Khalid Rehman is doing his residency in New York when his family and Sabeeha’s family negotiate an arranged marriage for them. They are married in Pakistan and then take off to the US to start their life together. Sabeeha is immediately confronted with culture shock. She soon realizes that it will be a challenge to fit into her new home while also maintaining her deep faith as a Muslim. And the challenges increase as their two sons grow into the American culture.

Sabeeha tells us of the reactions of American non-Muslims when there has been a terrorist attack involving a Muslim, and of the reaction of the American Muslim community. She also tells of the compassionate non-Muslim Americans who stood beside them through turbulent times. She became an advocate for interfaith relations.

But to me, the most interesting part comes toward the end of the book when she focuses on how culture influences the religion, and how a unique Muslim American is developing – an entity that holds true to its faith while absorbing traits of the country they now live in and love.

Back when Sabeeha met Khalid she agreed to come to the US for only two years. They have now been married for over 40 years and have been in the US most of that time – and have become American citizens. ( )
  BettyTaylor56 | Feb 10, 2018 |
A valuable and informative account of a woman’s religious journey from Pakistan where she was raised, to New York where she came as a young bride and gradually became involved in the creation of a moderate American Muslim community.

Sabeeha Rehman was born and raised in Pakistan. Although her parents were rather liberal, all those around her took the Muslim faith for granted. Her world was immersed in Islam. After an arranged and very happy marriage to a young doctor, she came to New York in 1971. Other Muslims seemed invisible. As her two sons grew, she wanted to ensure they were grounded in Islam. Her first step was to find and create a Muslim community to celebrate the faith and teach the children. She and her husband began a Sunday school and later a Mosque. After her experience of the Haji, a trip to Mecca, her faith deepened. Rehman became a leader in the group as they worked through what was essential to Muslims as a minority religion in America and what should be discarded or reshaped, such as the attitudes toward women. She also became deeply involved with Christians, Jews, and Hindus who shared her hopes for a pluralistic nation.

As a woman who has known Islam in both Pakistan and New York, Rehman is able to write knowledgeably about its basic practices and local differences. She provides readers with some of the texture of living as a Muslim woman and offers valuable examples about the practical aspects of how Muslims pray and celebrate. She describes how traditional arranged marriages are giving way to practices that give young people more chances to meet other Muslims and still prioritize the existing families. She discusses differences among Muslims and the Islamophobia in the United States in recent years as well as her growing role in interfaith work.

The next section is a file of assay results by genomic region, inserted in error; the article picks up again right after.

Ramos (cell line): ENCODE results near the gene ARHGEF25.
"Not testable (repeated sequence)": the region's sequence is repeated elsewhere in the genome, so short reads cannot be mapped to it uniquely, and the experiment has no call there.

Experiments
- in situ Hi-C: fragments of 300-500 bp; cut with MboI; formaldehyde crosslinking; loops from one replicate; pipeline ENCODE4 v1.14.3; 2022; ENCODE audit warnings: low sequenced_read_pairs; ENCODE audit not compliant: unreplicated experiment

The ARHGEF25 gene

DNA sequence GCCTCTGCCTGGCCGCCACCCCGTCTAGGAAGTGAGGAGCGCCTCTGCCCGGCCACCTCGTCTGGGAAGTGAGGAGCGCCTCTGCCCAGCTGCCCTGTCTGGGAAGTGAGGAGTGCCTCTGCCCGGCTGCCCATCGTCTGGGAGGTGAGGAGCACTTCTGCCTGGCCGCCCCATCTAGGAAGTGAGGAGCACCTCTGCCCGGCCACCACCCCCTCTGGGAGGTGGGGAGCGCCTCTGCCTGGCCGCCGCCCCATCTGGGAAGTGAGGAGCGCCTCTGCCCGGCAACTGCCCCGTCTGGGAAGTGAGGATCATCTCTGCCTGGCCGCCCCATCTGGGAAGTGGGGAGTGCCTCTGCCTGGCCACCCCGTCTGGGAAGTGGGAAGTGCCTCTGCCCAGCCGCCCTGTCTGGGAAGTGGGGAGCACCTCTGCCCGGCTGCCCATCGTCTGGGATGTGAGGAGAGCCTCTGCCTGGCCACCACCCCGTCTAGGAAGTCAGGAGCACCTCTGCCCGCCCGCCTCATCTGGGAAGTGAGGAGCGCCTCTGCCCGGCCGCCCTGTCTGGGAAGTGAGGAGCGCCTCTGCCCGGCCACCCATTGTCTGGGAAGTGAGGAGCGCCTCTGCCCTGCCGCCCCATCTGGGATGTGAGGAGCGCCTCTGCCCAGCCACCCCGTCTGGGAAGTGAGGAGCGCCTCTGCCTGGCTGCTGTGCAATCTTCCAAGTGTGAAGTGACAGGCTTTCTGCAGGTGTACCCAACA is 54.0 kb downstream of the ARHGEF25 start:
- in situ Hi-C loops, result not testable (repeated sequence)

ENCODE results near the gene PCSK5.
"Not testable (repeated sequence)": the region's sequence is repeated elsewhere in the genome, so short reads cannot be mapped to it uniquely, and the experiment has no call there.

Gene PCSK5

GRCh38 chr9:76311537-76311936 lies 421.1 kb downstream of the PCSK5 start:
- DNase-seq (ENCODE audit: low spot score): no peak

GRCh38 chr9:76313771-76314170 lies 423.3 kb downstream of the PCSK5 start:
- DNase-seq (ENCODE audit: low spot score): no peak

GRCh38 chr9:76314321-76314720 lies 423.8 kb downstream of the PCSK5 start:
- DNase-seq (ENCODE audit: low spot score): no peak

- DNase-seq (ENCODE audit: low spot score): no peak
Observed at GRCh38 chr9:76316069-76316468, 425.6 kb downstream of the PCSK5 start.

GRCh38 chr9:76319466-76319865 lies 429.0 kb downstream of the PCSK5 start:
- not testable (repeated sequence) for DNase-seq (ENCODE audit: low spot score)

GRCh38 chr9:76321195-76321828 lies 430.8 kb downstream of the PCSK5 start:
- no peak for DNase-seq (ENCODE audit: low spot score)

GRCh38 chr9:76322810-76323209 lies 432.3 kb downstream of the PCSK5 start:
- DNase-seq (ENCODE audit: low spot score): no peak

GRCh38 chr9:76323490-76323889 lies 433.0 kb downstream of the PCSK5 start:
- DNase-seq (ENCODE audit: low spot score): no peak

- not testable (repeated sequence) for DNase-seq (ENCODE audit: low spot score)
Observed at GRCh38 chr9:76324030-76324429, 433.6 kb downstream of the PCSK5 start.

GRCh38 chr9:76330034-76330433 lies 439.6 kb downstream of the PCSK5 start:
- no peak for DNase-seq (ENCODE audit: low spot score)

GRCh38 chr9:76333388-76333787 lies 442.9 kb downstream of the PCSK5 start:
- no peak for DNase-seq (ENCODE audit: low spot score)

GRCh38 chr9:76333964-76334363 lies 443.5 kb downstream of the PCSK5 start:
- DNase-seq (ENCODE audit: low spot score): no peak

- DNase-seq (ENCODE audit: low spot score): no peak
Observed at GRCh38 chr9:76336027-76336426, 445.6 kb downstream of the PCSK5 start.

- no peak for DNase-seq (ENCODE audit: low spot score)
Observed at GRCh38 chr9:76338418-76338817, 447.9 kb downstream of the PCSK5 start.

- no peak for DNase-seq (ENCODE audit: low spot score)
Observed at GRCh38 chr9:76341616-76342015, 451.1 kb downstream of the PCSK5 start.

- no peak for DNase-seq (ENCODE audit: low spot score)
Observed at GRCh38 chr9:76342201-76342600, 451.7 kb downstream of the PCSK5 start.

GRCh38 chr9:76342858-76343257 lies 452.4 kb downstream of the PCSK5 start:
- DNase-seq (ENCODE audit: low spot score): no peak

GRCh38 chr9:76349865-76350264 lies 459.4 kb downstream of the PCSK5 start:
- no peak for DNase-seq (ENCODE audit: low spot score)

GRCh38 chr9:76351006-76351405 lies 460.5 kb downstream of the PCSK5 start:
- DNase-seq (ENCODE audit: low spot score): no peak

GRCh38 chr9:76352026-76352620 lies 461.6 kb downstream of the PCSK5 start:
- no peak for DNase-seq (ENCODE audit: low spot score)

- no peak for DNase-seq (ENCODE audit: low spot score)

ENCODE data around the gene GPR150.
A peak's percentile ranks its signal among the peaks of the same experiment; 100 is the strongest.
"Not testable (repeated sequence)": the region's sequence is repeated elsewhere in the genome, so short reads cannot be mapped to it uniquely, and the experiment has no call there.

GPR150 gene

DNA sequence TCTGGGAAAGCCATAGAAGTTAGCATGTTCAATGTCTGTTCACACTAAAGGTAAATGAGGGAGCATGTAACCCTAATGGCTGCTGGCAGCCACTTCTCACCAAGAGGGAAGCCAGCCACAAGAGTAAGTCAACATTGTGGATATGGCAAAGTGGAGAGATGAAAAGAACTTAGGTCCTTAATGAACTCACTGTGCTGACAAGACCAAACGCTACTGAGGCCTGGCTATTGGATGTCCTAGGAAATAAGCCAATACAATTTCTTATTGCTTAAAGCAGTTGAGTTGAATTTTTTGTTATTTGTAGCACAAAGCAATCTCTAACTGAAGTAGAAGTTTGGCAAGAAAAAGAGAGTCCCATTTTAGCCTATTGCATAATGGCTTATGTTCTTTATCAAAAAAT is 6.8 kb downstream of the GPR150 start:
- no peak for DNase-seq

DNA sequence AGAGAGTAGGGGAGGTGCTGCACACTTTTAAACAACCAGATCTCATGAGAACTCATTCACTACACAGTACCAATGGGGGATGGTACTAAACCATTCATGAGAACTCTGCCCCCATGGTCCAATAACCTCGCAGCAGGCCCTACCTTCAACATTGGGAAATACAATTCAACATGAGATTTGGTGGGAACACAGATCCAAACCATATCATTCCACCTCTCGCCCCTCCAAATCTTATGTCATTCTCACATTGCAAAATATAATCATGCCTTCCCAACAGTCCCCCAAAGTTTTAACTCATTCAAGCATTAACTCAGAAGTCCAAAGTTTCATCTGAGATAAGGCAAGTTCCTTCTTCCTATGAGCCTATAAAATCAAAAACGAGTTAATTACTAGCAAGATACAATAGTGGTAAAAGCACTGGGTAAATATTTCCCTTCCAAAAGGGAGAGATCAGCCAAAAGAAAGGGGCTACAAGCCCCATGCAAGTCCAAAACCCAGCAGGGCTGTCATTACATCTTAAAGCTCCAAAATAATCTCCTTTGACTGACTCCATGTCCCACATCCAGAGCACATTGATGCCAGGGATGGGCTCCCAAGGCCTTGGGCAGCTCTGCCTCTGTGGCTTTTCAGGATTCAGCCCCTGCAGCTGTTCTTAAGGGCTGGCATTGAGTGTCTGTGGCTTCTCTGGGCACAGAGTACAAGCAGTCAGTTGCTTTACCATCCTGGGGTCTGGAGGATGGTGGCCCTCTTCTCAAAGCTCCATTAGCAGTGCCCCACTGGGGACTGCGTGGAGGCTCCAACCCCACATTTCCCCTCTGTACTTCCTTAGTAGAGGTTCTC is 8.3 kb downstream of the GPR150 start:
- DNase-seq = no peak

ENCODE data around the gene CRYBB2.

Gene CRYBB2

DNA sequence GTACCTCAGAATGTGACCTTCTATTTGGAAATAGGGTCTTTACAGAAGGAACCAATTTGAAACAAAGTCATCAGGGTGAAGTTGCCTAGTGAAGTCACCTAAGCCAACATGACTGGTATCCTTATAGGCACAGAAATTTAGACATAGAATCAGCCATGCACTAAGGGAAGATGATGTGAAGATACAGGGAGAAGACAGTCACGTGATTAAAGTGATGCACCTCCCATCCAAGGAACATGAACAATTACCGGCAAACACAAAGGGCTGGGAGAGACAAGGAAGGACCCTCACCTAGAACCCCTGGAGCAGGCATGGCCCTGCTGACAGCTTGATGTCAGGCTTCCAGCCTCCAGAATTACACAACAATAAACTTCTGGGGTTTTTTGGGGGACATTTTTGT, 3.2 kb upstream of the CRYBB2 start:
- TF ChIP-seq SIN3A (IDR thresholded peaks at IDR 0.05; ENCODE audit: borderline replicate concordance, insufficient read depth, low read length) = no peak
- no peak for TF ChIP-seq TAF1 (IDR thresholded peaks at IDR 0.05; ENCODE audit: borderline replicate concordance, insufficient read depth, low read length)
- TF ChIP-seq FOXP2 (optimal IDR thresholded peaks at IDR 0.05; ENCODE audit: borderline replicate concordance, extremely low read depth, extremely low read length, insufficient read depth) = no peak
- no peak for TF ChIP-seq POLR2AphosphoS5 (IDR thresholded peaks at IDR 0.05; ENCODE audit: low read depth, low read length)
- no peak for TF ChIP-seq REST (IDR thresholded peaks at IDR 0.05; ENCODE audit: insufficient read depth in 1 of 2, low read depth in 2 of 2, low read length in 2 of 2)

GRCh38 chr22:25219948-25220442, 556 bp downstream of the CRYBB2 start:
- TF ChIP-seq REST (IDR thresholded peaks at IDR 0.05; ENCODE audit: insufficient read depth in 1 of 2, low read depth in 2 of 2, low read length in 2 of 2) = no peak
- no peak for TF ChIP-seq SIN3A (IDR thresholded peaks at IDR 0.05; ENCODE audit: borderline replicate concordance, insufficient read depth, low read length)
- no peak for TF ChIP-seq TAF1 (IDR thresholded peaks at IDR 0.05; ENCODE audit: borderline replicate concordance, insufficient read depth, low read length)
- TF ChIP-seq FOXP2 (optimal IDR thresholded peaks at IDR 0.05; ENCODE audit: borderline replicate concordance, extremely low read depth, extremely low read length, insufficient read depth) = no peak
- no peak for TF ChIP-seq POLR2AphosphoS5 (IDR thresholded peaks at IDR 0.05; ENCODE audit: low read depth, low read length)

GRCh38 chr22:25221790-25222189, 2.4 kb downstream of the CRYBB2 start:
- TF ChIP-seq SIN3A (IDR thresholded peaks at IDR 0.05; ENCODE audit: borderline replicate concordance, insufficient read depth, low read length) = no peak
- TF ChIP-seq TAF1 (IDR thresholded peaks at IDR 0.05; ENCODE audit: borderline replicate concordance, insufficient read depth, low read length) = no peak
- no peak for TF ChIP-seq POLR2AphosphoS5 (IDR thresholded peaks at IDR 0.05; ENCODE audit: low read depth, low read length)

I enthusiastically recommend Threading my Prayer Rug as a fine introduction to what it means to share our country and our world with Muslims. ( )
  mdbrady | May 18, 2016 |
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"This enthralling story of the making of an American is also a timely meditation on religion and culture. Threading My Prayer Rug is a richly textured reflection on what it is to be a Muslim in America today. It is also the luminous story of many journeys: from Pakistan to the United States in an arranged marriage that becomes a love match lasting forty years; from secular Muslim in an Islamic society to devout Muslim in a society ignorant of Islam, and from liberal to conservative to American Muslim; from master's candidate to bride and mother; and from an immigrant intending to stay two years to an American citizen, business executive, grandmother, and tireless advocate for interfaith understanding. Beginning with a sweetly funny, moving account of her arranged marriage, the author undercuts stereotypes and offers the refreshing view of an American life through Muslim eyes. In chapters leavened with humor, hope, and insight, she recounts an immigrant's daily struggles balancing assimilation with preserving heritage, overcoming religious barriers from within and distortions of Islam from without, and confronting issues of raising her children as Muslims--while they lobby for a Christmas tree! Sabeeha Rehman was doing interfaith work for Imam Feisal Abdul Rauf, the driving force behind the Muslim community center at Ground Zero, when the backlash began. She discusses what that experience revealed about American society"--

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Arcade Publishing

Arcade Publishing ha publicat 2 edicions d'aquest llibre.

Edicions: 1628726636, 1628728620